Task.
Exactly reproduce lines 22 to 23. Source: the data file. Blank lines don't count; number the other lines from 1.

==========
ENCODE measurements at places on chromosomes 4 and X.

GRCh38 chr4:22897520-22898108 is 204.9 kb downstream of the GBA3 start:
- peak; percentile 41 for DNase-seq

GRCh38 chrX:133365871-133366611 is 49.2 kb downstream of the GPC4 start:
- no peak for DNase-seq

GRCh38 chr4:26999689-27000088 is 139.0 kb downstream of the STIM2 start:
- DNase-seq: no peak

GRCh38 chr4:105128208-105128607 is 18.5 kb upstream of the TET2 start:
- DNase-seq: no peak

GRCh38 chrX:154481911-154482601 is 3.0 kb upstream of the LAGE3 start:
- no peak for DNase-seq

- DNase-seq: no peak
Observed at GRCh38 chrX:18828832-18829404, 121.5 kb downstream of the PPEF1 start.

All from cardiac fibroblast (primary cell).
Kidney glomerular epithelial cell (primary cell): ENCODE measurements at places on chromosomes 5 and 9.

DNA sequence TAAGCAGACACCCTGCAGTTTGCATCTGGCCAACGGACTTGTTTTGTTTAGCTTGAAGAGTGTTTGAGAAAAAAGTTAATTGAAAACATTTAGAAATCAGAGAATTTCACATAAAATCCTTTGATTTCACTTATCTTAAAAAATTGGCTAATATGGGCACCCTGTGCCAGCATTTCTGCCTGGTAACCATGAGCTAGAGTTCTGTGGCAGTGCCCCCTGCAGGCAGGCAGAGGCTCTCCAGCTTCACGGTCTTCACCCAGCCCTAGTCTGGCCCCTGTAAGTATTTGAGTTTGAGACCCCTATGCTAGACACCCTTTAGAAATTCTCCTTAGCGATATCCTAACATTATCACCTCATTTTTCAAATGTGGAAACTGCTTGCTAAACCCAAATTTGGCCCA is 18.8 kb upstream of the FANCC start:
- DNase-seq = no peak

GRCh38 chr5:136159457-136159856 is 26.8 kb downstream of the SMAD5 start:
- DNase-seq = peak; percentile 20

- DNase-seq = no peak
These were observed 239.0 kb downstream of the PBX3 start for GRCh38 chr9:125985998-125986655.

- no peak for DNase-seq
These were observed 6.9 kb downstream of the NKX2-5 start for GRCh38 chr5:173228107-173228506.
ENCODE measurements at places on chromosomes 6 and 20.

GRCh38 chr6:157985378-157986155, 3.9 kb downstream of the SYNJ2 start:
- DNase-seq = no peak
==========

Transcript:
- no peak for DNase-seq
These were observed 6.9 kb downstream of the NKX2-5 start for GRCh38 chr5:173228107-173228506.